##### Basic Transformations
Below are templates for the transformations we discussed in class; you'll need to either put in values for the variables, or set the values of the variables before you use the template.

Translation: T = [1 0 tx; 0 1 ty; 0 0 1];
Rotations: T = [cos(th) -sin(th) 0; sin(th) cos(th) 0; 0 0 1];
Scaling: T = [sx 0 0;0 sy 0; 0 0 1];
Reflection: T = [1 0 0;0 -1 0;0 0 1];

##### Complex Transformations
You can build any type of transformation you want by simply combining Basic Transformations. We combine them simply by multiplying them together. So as you build Basic Transformations, give them different names and then you can build any sort of complex transformation. All these transformations are invertible, so you can use inv(T) to get the opposite transformation. Here's an example:
```   T1 =[1 0 1; 0 1 -1; 0 0 1];
T2 = [cos(pi/3) -sin(pi/3) 0; sin(pi/3) cos(pi/3) 0; 0 0 1];
T3 = [2 0 0;0 0.5 0; 0 0 1];
CT = T3*inv(T1)*T2*T1;
```
This translates (x+1,y-1), rotates 60 degrees, translates back (x-1,y+1) and then scales (x*2, y*0.5)

If you are too lazy to make a transformation this way you can create random transformations by Tr = [randn(2,3); 0 0 1];

#### Exercises

1. Plot your name and copies of your name rotated 45, 90, 135, 180, 225, 270 and 315 degrees (pi/4, pi/2, 3*pi/4, pi, 5*pi/4, 3*pi/2, 7*pi/4). Plot them all on the same graph and print out the result.

2. Create a transformation representing a translation and a rotation (you can choose the values and the order). Plot your name and copies of your name after the transformation has been applied 1, 2, 3 and 4 times.

3. Construct 3 different basic transformations of 3 different types. Construct the 6 different complex transformations formed by applying the 3 basics in all the possible different orders, for example T123 = T1*T2*T3, T132 = T1*T3*T2, etc. Plot your name and copies of your name under each of these 6 transformations.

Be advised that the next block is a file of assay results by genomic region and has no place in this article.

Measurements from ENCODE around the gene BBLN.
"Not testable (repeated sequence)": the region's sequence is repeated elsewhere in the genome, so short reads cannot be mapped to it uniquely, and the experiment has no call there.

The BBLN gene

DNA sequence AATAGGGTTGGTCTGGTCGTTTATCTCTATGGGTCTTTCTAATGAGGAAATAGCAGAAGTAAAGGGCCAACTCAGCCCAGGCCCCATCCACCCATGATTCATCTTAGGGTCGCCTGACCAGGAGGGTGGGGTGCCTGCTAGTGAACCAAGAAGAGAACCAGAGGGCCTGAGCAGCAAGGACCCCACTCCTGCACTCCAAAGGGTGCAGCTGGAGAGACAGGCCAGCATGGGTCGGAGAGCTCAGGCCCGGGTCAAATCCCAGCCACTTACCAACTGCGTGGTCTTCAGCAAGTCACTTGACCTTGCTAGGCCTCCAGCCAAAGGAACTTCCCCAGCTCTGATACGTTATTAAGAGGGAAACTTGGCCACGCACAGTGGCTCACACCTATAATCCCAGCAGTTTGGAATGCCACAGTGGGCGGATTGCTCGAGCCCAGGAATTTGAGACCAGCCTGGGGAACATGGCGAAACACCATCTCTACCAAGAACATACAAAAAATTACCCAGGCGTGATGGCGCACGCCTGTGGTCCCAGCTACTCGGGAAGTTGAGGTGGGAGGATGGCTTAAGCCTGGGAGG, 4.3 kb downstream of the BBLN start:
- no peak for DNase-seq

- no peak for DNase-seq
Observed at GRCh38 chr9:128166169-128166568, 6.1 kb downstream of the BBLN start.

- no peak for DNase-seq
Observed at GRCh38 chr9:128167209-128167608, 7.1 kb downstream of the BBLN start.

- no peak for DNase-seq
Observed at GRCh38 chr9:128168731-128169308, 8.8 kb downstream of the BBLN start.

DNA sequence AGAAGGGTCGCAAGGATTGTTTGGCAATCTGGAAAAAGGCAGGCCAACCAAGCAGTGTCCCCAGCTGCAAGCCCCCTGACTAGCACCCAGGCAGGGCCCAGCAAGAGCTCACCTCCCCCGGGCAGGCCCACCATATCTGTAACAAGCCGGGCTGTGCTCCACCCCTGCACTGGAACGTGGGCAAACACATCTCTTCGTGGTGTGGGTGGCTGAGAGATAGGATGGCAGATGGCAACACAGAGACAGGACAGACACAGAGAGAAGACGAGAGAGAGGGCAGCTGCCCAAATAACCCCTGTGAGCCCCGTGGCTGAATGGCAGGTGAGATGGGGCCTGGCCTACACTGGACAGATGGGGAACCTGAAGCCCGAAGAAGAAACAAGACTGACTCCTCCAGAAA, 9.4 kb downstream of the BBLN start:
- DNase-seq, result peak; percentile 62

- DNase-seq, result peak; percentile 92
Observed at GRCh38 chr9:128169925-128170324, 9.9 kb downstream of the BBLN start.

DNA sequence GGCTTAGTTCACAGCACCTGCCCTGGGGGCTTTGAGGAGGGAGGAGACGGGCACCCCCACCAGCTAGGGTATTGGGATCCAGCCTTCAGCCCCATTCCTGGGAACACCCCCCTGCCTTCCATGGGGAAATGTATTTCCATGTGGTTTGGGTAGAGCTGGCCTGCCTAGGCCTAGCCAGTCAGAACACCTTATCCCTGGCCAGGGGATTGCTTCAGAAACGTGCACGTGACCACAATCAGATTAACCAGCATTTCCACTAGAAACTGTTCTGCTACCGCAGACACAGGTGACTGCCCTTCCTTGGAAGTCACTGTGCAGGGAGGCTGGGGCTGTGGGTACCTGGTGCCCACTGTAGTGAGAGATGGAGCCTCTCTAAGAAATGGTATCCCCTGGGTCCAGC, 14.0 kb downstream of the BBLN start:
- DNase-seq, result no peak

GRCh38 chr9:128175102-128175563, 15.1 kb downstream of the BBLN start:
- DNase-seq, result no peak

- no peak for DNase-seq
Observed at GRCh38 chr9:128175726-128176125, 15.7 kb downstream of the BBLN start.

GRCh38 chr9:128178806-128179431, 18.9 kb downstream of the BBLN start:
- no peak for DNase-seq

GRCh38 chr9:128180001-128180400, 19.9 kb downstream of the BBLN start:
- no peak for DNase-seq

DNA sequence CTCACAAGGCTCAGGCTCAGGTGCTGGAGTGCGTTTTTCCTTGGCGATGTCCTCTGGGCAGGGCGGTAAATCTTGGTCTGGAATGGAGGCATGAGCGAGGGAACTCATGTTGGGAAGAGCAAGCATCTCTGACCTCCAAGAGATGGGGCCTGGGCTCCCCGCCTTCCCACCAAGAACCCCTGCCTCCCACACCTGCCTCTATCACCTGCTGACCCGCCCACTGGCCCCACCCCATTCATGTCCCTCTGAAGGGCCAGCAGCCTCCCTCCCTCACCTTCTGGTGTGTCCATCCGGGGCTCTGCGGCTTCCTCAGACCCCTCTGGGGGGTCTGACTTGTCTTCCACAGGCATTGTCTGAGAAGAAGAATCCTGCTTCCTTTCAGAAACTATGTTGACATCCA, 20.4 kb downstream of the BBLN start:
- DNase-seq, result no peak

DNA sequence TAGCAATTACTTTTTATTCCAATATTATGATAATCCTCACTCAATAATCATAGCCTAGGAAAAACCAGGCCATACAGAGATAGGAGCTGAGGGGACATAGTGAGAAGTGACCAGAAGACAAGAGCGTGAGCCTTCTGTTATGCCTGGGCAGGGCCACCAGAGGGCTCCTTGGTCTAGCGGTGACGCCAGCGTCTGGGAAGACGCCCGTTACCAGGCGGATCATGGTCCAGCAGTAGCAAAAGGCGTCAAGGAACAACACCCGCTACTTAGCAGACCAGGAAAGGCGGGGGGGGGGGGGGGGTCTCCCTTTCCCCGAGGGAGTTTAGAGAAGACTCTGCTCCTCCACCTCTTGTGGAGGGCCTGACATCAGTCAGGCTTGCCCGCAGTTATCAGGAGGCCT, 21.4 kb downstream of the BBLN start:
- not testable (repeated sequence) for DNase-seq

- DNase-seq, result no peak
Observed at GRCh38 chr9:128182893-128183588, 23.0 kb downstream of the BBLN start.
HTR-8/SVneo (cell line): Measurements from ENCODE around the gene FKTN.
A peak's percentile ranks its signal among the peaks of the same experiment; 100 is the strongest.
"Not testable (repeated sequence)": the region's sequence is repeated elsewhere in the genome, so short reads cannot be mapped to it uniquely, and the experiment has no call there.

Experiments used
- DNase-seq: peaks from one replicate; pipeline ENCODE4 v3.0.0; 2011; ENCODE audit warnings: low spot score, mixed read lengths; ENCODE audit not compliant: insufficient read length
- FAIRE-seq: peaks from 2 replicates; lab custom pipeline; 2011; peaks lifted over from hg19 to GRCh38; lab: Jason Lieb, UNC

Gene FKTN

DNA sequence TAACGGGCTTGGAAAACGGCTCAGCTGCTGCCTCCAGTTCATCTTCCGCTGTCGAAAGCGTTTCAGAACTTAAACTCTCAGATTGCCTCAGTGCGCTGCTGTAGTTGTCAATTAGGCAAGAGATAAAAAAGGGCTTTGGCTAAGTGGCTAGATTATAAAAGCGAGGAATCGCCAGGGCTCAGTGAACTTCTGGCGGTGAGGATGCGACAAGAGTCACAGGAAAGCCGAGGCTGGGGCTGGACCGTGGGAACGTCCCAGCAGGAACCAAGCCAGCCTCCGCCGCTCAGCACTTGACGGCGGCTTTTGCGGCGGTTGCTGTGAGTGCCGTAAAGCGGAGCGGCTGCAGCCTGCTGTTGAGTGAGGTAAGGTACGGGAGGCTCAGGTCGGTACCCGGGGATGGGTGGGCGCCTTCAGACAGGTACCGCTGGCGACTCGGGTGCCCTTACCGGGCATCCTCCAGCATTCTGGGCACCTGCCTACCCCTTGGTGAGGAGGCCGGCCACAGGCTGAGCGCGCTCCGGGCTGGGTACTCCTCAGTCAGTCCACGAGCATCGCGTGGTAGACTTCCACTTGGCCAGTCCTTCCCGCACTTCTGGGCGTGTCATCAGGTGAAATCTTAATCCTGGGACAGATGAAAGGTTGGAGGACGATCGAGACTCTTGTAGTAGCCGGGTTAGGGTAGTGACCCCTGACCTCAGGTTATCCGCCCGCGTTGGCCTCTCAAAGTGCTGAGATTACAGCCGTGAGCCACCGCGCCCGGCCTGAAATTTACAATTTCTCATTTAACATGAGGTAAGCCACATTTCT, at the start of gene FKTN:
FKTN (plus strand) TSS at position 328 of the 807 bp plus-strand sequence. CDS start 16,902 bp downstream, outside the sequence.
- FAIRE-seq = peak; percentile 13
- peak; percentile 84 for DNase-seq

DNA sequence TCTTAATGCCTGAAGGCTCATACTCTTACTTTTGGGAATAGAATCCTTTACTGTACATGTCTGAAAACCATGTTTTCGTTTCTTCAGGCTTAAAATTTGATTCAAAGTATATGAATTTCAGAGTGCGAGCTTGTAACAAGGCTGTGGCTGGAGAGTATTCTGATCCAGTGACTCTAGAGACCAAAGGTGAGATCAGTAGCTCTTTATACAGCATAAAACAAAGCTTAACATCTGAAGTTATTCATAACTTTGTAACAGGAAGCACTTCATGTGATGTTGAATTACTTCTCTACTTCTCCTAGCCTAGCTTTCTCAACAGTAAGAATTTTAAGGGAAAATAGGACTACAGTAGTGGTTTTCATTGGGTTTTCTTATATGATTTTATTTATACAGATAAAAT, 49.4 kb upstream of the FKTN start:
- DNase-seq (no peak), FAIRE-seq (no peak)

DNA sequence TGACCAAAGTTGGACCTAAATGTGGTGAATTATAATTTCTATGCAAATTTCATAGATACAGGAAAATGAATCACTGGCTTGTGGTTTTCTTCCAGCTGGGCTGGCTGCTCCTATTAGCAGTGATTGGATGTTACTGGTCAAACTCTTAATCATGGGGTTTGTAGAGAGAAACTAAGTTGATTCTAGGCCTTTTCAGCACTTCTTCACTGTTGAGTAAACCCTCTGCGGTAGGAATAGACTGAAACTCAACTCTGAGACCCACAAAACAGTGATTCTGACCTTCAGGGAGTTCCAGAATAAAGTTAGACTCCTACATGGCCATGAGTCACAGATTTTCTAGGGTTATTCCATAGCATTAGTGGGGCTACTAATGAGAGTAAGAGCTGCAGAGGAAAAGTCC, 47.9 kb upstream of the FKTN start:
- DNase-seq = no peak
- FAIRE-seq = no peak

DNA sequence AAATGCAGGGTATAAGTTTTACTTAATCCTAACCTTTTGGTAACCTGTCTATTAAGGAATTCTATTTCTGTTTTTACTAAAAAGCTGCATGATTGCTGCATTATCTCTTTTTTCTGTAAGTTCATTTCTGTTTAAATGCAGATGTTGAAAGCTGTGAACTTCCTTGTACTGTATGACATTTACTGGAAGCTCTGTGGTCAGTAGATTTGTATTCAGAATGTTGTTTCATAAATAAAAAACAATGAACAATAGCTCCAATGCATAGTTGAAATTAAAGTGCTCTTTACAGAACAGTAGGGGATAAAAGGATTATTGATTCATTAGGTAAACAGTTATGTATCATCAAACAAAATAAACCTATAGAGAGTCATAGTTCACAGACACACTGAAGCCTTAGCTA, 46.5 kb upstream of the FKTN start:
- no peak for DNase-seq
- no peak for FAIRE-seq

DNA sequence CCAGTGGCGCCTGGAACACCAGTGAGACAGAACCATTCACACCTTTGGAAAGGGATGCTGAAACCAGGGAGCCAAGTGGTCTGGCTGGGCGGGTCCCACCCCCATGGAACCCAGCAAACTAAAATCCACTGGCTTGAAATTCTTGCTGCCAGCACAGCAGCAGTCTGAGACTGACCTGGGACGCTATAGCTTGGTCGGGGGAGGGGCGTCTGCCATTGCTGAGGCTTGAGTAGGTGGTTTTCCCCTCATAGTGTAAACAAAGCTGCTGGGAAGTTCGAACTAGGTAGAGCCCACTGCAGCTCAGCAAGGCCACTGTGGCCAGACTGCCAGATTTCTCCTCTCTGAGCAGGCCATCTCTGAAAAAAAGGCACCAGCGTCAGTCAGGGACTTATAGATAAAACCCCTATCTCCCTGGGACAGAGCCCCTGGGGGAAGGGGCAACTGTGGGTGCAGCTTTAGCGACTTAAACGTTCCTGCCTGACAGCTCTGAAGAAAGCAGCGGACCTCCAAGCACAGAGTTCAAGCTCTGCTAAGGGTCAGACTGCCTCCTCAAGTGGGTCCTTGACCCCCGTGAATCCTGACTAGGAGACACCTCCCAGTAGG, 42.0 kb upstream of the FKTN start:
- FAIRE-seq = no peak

#### Fun

##### Saving Images
If you want to save an image to use on a webpage or wherever, just select Export under the file menu and select the name and file type you want to save it as. A jpeg is usually a good choice.
##### Movies
MATLAB also has the ability to record pictures you draw and then play them back, i.e. make a movie.
After you figure out what pictures you want in your movie, you need to figure out what screen (or axes) will hold all your pictures. Figure out the x-range and the y-range that can contain every picture you draw. Create a vector of these values:
myaxis = [xleft xright ybot ytop];
Now you are ready to make a movie. The steps are pretty basic, first you create the space for the movie, then you create images frame by frame and save them. It looks like this:
```   n = 24;   % number of frames (you can use more or less)
axis(myaxis)
M = moviein(n);
for j=1:n
% put your plot commands here, before the axis command
axis(myaxis)
M(:,j) = getframe;    % captures whatever is on the graph
end
```
The command axis off removes the axis markings.

To play your movie, you just type movie(M) or movie(M,10) or movie(M,-10). The first version plays it once, the second 10 times, the third plays it forward and backward.

Mail: ccollins@math.utk.edu